Back in the day I paid for cable television, internet access and a home telephone – what the cable industry calls the triple play. Playing thrice for the same service didn’t make sense (even before the downturn) so I decided to stick with my cell phone and cancelled my home telephone service. I saved about $30 a month. Life was good. So good that a thought was planted in my mind, was I paying for things I do not need?BMC8DZARJ8Q6
Strategic tips for attending NABShow 2010 come from discussions with three industry professionals: Mike Skehan, Head of Broadcast Engineering at Angel Christian Television Trust; Joe Muxie, Chief Engineer with Muxie Engineering; and Michael Kremin, Mobile and Digital Media Business Consultant with NeoGen Digital.
The National Association of Broadcasters Convention is a place to gather intelligence and an opportunity to get your message out to potential employers and your peers. This is not a time to be shy. NAB is also a place to meet people that may be part of your next project team. Here are a few things you can do while at the show.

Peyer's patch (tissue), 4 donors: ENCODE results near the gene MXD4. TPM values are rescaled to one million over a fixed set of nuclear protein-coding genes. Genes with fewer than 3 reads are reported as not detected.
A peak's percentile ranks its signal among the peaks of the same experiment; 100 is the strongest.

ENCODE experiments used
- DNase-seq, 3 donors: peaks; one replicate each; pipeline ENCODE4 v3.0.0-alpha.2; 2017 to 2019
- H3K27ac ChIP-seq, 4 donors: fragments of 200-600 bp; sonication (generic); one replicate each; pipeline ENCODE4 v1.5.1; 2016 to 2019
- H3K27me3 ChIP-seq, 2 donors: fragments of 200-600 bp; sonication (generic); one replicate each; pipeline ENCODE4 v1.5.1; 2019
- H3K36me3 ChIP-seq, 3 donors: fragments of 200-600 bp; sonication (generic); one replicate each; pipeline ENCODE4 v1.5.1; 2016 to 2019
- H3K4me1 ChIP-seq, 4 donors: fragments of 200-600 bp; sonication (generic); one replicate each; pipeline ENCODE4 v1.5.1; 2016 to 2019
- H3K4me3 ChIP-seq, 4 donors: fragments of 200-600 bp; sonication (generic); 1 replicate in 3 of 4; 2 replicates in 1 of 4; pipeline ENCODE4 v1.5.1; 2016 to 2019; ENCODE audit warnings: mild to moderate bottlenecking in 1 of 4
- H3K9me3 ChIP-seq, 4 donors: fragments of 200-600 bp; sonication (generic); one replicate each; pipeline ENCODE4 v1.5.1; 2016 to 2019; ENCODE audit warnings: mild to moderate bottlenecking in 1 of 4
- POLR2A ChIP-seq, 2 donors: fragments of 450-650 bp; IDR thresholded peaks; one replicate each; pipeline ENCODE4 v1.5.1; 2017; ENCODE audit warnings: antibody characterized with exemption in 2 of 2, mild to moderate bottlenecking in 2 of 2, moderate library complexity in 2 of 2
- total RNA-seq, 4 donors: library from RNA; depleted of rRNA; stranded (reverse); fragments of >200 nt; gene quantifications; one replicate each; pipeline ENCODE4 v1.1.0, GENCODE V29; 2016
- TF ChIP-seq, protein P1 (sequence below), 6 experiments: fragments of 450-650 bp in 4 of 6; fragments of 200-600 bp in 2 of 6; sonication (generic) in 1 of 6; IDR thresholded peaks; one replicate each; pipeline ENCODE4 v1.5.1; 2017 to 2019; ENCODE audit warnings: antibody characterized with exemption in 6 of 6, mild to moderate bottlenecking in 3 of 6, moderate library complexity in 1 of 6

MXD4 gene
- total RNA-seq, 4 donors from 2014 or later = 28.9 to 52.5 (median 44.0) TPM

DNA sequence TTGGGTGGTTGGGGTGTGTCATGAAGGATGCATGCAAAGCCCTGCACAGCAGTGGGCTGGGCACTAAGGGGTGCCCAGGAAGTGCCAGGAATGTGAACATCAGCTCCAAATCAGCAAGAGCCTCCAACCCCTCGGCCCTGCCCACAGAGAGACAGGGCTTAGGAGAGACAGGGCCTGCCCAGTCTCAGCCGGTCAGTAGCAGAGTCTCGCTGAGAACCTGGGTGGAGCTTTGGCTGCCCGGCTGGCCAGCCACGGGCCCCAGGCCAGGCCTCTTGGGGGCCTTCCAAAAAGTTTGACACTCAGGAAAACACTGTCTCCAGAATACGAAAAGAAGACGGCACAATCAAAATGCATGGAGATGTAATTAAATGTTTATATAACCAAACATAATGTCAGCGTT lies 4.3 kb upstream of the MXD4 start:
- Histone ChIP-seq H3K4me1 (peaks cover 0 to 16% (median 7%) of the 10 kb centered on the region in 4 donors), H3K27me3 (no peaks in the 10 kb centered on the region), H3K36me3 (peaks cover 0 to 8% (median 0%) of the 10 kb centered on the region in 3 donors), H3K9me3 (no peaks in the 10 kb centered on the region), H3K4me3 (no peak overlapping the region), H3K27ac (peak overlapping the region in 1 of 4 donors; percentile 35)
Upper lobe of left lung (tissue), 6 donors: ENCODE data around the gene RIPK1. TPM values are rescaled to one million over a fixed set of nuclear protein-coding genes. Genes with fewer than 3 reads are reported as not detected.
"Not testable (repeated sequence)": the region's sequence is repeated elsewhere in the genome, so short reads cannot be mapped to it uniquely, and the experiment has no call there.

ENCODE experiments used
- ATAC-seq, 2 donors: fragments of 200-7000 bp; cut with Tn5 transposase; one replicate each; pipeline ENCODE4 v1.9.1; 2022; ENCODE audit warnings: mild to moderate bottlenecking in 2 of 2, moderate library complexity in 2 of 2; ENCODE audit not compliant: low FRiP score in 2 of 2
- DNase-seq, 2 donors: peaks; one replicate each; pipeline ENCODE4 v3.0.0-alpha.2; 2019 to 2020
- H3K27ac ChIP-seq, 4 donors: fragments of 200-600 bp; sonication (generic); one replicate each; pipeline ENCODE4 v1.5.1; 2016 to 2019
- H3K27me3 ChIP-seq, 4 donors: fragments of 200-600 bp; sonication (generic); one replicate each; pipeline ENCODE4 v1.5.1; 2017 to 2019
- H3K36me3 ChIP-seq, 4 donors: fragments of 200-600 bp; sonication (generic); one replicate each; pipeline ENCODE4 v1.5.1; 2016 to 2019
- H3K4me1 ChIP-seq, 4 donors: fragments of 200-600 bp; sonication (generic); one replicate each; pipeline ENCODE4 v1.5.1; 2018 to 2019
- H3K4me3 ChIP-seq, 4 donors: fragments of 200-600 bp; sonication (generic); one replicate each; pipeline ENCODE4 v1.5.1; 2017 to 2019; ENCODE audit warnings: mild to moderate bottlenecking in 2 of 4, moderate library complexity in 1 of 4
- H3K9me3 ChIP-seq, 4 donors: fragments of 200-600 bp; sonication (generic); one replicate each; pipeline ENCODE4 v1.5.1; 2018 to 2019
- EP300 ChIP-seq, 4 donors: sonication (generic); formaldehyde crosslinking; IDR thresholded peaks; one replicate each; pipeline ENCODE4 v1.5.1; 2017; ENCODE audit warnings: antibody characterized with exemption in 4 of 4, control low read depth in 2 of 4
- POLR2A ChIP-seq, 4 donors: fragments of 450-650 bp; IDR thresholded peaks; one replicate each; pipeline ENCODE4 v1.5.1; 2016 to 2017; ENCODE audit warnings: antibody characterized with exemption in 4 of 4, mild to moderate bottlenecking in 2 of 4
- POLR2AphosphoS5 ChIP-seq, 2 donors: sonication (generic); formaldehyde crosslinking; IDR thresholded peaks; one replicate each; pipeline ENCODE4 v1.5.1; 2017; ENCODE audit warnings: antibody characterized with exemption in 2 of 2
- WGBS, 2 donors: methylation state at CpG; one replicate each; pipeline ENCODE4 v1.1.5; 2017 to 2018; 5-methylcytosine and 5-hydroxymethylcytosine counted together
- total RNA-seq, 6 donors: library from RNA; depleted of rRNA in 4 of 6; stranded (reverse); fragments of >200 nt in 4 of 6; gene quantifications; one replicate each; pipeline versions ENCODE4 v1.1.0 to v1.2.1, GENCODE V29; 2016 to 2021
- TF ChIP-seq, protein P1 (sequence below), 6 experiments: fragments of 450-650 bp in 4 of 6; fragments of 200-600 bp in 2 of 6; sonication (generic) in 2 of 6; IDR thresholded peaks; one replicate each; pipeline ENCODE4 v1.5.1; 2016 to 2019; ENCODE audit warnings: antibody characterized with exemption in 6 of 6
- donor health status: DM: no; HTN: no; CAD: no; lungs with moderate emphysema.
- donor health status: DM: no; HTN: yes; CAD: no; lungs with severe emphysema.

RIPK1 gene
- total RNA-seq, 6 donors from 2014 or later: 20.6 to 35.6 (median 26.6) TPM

The television and film industries produce high value rich media capable of sustaining viewer interest for extended periods of time. This specialized vertical historically employs proprietary technology and is very protective of content costing thousands of dollars per program minute. Ongoing operations in a broadcast plant also require a substantial investment in technology and infrastructure. To offset these costs and keep up with significant changes in digital technology studios and broadcasters create up to 40 deliverables from a single program.
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I’ve recently completed a major research project into best practices for web development, search engine optimization, social media, and content strategy. I integrate this research with my experience in the tech sector to deliver innovative projects for small businesses and non-profits.
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